Besides cold temperatures, February brings a reason to take matters of the heart seriously. While Valentine's Day opens our heart with regard to romance, February's American Heart Month begs us to take a closer look inside our heart in terms of its long-term health.
One of the American Heart Association's biggest challenges is to convince us to take responsibility for our heart health. This means focusing on prevention by having some simple tests to determine blood pressure, blood cholesterol levels, fasting blood glucose as well as height, weight and waist circumference. Checking these numbers each year makes it easier to protect our hearts.
While love and cardiac disease would seem an odd combination on a child's mind, you might be surprised to learn these very subjects do indeed weigh heavy on a child's heart. I was impressed by what a group of students and their teacher, Megan Miller, recently did at Watts Elementary. This fourth- and fifth-grade split class found a way to enlist the spirit of both Valentine's Day and American Heart Month hoping to improve the heart health of their parents.
Miller spent time with her students teaching them how the heart works and how to be healthy. This lesson motivated the children to write questions to me - some I will share with you - and ultimately inspired them to observe both holidays by sending valentines with specific heartfelt messages.
Following are some of the questions sent from Miller's class, which include Imani, Jarrod, Skyler, Brianna, Katie, Lorrenzo, Christian, Jarod, Janija, Kesha, Austin, Honey, Erica, Lawson, Amesley and Kailyn:
"What is your heart's purpose?" Your heart is a muscular organ that acts like a pump to send blood throughout your body all the time. The heart muscle controls the circulation of blood through your arteries, veins and capillaries. Your body relies on your heart's pumping ability. The blood that is pumped provides your body with the oxygen and nutrients it needs. It also carries away waste. The stronger your heart is, the stronger you will be and the more energy you will have.
"What makes your heart beat?" Your heartbeat is triggered by an electrical system that is built into your heart. These electrical impulses travel down a special pathway through your heart to regulate it and to make the heart muscle contract. The muscle contracts at the top of the heart and spreads downward and then up again. These contractions pump blood throughout your body.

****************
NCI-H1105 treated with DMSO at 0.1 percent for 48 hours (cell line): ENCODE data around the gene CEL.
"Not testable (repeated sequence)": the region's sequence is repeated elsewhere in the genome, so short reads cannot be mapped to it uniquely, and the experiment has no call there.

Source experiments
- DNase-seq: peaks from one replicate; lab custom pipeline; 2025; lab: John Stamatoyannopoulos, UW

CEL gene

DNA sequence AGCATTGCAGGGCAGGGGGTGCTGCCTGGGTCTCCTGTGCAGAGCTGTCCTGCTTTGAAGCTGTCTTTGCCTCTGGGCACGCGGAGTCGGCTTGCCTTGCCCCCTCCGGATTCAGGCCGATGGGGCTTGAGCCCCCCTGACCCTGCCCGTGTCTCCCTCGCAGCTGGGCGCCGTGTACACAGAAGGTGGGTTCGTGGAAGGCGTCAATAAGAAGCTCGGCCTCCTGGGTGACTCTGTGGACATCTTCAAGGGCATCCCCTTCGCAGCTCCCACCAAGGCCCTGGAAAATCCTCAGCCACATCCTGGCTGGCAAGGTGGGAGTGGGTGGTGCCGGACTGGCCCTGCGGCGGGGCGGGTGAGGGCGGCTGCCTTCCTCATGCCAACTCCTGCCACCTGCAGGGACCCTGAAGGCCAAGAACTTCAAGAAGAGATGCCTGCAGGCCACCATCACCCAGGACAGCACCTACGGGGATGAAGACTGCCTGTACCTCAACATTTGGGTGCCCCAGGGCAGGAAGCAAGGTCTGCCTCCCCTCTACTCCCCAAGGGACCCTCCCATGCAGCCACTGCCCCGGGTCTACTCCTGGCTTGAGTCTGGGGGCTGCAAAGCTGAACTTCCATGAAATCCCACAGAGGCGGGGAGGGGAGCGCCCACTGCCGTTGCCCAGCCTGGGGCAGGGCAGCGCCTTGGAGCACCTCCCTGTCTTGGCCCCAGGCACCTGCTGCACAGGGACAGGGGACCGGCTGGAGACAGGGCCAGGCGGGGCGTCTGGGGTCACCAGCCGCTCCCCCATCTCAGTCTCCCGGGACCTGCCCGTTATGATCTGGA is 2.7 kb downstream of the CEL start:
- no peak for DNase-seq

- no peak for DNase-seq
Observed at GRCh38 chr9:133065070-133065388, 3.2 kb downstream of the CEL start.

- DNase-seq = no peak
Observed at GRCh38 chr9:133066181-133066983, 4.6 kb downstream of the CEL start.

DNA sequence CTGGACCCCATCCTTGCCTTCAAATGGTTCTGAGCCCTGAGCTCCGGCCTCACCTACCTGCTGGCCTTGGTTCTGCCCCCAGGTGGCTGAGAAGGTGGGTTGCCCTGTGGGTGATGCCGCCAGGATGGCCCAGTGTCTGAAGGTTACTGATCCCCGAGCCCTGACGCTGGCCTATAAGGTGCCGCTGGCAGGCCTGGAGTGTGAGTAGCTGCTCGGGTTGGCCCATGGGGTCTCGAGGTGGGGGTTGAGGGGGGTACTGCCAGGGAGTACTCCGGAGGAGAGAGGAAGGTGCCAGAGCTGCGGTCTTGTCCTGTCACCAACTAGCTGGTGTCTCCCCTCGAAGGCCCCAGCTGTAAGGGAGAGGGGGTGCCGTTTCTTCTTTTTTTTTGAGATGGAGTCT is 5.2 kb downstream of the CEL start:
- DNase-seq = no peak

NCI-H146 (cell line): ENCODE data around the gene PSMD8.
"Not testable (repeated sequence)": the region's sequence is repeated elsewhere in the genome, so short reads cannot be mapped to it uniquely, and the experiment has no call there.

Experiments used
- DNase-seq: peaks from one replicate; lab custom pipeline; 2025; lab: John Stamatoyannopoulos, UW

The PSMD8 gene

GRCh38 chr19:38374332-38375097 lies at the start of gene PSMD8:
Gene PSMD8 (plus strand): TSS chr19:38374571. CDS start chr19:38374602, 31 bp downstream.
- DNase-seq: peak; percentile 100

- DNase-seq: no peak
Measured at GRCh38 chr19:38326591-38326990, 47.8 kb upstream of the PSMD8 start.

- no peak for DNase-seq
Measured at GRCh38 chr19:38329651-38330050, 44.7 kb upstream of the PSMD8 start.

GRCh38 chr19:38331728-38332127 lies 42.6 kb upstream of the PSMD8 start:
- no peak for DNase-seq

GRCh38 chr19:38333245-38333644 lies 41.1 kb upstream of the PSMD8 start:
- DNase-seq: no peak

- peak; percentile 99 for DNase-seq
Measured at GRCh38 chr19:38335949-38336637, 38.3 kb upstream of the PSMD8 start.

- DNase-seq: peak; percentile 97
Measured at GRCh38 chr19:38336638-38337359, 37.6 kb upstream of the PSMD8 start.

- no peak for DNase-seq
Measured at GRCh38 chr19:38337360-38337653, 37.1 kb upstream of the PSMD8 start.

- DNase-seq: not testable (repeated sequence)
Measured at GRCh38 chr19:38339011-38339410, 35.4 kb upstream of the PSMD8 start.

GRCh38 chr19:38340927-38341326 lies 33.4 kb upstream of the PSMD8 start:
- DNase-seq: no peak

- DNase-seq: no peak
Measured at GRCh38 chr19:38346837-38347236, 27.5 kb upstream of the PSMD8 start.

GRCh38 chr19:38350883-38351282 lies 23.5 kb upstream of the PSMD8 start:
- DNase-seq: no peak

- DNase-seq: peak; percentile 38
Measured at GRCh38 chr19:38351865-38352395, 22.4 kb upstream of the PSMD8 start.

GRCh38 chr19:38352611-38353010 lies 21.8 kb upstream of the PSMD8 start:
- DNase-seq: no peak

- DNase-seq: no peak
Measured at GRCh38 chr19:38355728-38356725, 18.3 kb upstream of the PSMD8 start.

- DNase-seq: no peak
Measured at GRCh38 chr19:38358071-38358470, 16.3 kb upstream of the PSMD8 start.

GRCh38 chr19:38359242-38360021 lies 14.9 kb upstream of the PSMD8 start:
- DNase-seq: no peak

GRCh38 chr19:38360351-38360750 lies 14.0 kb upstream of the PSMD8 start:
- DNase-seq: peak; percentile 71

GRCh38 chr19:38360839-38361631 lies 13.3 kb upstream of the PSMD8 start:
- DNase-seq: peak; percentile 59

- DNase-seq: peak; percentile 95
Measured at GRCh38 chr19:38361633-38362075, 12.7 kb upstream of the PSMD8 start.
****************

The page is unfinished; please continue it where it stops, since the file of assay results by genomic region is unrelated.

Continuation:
"Does everything in your life affect your heart?" Yes, most health habits affect your heart. The kind of food you eat, the amount of exercise you do and how well you sleep each night are very important for a strong heart. Taking care of your body should be something you think about every day. If you have good health habits like eating good food and exercising at least 60 minutes a day, your heart will take care of you for a very long time. Remember that everything about your heart will affect your life!
"Why does blood flow through your heart?" Your heart's main job is to be a hard-working pump. It is really two pumps in one. The right side of your heart receives blood from the body and pumps it to your lungs. The left side of the heart does the opposite. It receives blood from the lungs and pumps it out to the body. Blood must flow through your heart so that these jobs can be done. This allows blood to circulate from the top of your head to the tips of your toes. It takes less than 60 seconds to pump blood to every cell in your body. This blood is full of oxygen and nutrients your body needs to stay alive.
"If you eat and exercise, will you lose pounds?" Sometimes you will and sometimes you won't. If you need to lose weight, eating the right amount of healthy food and exercising every day will help you lose body fat. If you don't need to lose weight, eating right and exercising will simply keep you healthy. The main benefit we get from eating right and exercising is a strong and energetic body. Strong bodies don't get sick very often and are less likely to have disease.